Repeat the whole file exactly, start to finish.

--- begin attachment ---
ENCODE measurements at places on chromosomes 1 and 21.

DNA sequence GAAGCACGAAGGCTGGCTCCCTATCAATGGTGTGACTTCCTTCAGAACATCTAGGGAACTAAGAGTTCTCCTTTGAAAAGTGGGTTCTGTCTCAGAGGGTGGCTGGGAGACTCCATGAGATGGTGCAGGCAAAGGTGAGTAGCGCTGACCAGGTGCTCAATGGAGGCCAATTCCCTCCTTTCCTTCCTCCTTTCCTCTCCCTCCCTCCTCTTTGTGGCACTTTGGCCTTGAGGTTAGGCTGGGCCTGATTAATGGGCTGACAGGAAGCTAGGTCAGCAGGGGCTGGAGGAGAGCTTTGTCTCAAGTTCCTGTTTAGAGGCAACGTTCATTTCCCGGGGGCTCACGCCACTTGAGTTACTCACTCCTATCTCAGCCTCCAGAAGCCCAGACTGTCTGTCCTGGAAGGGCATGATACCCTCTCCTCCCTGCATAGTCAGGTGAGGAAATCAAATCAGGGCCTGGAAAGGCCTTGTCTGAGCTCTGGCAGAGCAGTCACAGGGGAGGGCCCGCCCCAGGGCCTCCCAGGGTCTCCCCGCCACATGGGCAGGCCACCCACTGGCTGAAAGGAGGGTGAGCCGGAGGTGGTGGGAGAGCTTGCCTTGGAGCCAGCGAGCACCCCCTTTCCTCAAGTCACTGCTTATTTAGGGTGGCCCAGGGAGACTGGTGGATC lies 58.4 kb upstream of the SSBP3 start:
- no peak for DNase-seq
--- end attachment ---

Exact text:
ENCODE measurements at places on chromosomes 1 and 21.

DNA sequence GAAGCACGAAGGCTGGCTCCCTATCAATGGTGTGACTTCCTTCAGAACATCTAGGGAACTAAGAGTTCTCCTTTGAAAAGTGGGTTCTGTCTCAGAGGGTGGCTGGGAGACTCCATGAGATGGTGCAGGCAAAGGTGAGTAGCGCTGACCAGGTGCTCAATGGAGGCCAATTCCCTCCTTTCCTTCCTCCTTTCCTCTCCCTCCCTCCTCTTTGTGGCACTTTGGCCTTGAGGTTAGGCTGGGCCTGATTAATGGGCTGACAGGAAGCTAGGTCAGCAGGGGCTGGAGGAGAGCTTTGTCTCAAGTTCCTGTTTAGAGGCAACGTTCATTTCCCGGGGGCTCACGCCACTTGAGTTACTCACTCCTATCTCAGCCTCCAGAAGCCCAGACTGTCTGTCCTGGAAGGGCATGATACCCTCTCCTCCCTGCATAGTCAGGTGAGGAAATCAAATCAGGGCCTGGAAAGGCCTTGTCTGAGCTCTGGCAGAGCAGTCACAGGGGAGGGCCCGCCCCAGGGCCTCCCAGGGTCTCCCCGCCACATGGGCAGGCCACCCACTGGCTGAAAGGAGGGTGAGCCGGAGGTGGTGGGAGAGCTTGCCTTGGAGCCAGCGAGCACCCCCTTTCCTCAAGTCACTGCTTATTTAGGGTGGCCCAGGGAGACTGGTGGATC lies 58.4 kb upstream of the SSBP3 start:
- no peak for DNase-seq